“Chromebooks continue to be a top choice for schools,” says Arunachalam Muthiah, Senior Market Analyst, IDC NZ. “After Chromebooks’ strong performance in 2016, we see a similar trend in the first half of 2017 with Chromebooks gaining a total shipment market share of 46 percent, continuing to hold their position as the number-one selling device in schools across New Zealand.”

Screen Shot 2017-03-09 at 12.57.49 PM.png
Bombay School students learning about conductivity, electrical circuits and constructing a tune.

Technology is transforming education across the globe, and in New Zealand schools are using digital tools to help  students learn, in the classroom and beyond.  

At Bombay School, located in the rural foothills south of Auckland, students could only get an hour a week of computer access. Bombay School’s principal and board decided on a 1:1 “bring your own device” program with Chromebooks, along with secure device management using a Chrome Education license.

Teachers quickly realized that since each student was empowered with a Chromebook, access to learning opportunities increased daily, inspiring students to chart new learning paths. “Technology overcomes constraints,” says Paul Petersen, principal of Bombay School. “If I don’t understand multiplication today, I can learn about it online. I can look for help. I can practice at my own pace, anywhere I am.”

In 2014 Bombay School seniors collectively scored in the 78th percentile for reading; in 2016, they reached nearly the 90th percentile.

PtEngland_1249__DXP0023_XT-X3.jpg

Students at Point England School take a digital license quiz to learn about online behavior.

In the Manaiakalani Community of Learning in East Auckland, some students start school with lower achievement levels than students in other school regions. Manaiakalani chose Chromebooks to support its education program goals and manage budget challenges. By bringing Chromebooks to the Manaiakalani schools, “we broke apart the barriers of the 9 a.m. to 3 p.m. school day,” says Dorothy Burt, head of the Manaiakalani Education Program and Digital Learning Coordinator, based at Point England School. Using G Suite for Education tools on their Chromebooks, students can work with other students, teachers, and parents on their lessons in the classroom, the library, or at home.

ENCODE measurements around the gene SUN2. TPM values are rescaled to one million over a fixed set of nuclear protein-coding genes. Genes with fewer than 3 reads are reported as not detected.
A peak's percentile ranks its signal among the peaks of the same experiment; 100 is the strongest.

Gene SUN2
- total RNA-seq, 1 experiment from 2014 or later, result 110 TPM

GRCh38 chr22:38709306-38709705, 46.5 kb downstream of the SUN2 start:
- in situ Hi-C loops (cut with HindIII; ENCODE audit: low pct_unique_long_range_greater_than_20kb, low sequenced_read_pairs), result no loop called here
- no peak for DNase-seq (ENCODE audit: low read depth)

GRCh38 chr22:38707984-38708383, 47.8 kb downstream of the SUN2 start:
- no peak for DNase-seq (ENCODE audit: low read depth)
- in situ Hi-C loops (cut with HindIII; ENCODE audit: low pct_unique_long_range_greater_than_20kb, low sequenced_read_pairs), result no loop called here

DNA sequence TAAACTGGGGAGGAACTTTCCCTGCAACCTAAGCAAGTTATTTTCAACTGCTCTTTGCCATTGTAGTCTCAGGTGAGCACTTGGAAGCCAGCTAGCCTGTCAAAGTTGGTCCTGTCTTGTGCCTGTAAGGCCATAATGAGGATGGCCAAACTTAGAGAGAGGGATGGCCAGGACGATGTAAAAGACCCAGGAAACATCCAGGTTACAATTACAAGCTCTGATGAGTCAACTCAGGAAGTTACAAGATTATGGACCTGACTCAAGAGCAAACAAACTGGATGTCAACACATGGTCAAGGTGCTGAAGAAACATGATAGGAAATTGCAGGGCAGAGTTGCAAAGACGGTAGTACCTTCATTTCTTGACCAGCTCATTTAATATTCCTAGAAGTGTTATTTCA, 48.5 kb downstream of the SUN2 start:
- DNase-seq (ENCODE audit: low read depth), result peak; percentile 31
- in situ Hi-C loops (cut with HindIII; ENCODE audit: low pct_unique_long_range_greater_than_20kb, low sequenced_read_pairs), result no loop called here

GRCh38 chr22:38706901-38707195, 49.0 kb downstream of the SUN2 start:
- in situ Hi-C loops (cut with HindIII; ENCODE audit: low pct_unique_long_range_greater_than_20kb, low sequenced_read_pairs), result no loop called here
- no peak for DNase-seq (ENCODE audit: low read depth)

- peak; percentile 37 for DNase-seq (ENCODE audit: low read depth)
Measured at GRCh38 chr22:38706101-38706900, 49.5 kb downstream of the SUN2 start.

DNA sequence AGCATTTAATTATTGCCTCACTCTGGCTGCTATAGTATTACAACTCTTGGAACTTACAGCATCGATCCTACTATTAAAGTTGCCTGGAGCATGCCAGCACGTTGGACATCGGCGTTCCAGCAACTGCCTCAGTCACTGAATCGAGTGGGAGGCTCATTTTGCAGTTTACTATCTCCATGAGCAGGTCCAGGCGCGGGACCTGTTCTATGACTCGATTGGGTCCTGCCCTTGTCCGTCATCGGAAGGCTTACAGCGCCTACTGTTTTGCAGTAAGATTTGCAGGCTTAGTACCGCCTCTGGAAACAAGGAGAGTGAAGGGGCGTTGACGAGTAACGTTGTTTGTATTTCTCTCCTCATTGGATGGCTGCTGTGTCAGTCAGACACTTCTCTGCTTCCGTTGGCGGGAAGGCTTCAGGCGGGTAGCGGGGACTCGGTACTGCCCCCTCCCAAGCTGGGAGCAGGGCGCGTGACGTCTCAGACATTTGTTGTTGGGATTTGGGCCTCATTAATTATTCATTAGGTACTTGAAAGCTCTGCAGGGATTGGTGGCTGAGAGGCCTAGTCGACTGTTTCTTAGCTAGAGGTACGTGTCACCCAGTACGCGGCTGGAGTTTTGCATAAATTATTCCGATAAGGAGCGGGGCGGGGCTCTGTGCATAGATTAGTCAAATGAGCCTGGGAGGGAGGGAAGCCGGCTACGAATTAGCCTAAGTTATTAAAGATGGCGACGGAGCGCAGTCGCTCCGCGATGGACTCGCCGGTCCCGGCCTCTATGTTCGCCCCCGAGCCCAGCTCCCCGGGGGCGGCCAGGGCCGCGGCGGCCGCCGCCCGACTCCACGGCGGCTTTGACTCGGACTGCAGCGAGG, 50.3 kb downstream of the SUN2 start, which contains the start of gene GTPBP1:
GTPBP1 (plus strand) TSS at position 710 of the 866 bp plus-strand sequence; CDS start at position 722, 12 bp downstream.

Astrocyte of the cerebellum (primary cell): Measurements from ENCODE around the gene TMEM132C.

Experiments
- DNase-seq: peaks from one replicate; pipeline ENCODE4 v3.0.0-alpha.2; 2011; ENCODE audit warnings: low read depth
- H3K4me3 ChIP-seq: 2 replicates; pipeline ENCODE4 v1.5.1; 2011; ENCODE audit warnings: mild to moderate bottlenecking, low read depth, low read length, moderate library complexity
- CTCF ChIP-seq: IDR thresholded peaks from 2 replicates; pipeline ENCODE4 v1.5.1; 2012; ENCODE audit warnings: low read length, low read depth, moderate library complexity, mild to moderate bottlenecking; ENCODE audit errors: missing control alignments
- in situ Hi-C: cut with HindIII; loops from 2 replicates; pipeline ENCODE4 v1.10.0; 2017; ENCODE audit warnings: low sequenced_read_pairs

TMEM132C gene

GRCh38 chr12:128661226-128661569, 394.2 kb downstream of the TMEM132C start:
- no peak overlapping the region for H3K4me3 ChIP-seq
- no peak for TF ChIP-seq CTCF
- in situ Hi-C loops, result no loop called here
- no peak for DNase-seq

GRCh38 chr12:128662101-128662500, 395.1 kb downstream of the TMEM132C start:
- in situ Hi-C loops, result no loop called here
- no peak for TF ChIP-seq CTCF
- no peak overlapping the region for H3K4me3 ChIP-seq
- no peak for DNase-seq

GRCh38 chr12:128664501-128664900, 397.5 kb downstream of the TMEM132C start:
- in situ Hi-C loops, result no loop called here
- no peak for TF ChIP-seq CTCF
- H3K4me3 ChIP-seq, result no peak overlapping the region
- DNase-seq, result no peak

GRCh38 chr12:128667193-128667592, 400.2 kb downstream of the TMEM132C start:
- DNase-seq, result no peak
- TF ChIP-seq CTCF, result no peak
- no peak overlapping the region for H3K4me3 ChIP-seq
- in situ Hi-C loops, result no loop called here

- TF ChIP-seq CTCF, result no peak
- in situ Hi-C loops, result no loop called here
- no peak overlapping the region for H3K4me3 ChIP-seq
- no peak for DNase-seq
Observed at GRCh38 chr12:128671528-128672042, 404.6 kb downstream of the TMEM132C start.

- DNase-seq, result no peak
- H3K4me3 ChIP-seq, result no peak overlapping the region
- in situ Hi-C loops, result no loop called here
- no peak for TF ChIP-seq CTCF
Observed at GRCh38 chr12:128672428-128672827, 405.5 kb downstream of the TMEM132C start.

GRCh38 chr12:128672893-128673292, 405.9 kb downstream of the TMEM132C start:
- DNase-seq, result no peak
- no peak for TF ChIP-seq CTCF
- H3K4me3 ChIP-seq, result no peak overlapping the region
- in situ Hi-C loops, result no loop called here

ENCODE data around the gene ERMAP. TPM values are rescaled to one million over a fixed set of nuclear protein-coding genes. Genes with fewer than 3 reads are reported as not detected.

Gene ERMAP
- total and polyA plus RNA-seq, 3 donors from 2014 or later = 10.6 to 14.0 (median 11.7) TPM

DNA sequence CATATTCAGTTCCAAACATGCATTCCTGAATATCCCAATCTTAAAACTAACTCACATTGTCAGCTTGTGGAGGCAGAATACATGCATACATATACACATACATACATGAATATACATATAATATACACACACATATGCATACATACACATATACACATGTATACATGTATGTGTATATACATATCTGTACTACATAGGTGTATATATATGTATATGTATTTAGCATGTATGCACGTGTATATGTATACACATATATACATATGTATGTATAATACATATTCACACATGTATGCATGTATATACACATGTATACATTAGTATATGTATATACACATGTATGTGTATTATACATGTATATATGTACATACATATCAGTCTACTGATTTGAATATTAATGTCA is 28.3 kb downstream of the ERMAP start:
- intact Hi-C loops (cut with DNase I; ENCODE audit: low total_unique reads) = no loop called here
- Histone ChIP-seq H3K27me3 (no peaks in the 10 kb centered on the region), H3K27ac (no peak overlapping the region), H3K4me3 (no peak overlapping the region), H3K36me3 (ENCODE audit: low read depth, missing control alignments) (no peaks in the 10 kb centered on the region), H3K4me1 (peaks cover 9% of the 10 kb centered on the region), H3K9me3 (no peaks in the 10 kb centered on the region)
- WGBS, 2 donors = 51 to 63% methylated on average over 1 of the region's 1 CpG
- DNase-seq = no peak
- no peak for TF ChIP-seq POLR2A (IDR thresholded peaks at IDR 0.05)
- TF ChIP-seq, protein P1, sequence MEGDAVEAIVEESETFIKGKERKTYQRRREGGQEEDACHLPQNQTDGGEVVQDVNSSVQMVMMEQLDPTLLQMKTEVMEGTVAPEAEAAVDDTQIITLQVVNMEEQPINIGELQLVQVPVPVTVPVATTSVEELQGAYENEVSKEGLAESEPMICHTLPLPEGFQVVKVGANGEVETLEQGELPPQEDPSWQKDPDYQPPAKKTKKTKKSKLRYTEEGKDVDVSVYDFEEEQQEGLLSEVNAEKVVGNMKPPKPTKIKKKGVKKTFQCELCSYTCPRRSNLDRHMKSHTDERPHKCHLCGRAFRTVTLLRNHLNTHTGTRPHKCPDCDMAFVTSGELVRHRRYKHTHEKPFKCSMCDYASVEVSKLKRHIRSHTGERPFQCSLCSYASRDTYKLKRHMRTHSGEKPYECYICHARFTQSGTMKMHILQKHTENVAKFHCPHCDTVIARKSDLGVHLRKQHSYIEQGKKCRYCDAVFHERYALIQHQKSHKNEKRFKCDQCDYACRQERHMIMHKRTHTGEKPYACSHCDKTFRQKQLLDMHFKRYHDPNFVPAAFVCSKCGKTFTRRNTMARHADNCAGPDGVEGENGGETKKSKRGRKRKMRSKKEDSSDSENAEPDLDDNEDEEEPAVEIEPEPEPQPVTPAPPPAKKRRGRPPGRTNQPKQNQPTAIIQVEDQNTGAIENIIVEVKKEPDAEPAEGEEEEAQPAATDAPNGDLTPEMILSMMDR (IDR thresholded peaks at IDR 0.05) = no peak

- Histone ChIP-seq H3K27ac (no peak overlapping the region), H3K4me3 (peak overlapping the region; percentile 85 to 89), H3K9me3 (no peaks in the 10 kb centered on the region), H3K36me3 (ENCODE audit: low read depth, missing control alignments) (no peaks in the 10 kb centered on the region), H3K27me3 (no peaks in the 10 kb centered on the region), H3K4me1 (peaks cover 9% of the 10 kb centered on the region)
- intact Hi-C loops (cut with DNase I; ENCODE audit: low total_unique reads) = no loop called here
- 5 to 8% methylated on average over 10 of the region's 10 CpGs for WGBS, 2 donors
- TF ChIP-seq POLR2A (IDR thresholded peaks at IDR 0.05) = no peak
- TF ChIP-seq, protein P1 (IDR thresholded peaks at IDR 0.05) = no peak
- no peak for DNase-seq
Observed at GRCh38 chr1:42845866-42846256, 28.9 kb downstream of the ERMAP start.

Dorothy says “we’re seeing not only engagement, but actual literacy outcomes improve—it’s made a huge difference to the opportunities students will have in the future.”

We look forward to supporting more countries and schools as they redefine teaching and make learning even more accessible for every student, anywhere.

At New Zealand schools, Chromebooks top the list of learning tools

New Zealand educators are changing their approach to teaching, building personalized learning pathways for every student. Technology plays a key part in this approach. New Zealand has joined the list of countries including Sweden the United States where Chromebooks are the number one device used in schools, according to analysts at International Data Corporation (IDC).

“Chromebooks continue to be a top choice for schools,” says Arunachalam Muthiah, Senior Market Analyst, IDC NZ. “After Chromebooks’ strong performance in 2016, we see a similar trend in the first half of 2017 with Chromebooks gaining a total shipment market share of 46 percent, continuing to hold their position as the number-one selling device in schools across New Zealand.”

Screen Shot 2017-03-09 at 12.57.49 PM.png
Bombay School students learning about conductivity, electrical circuits and constructing a tune.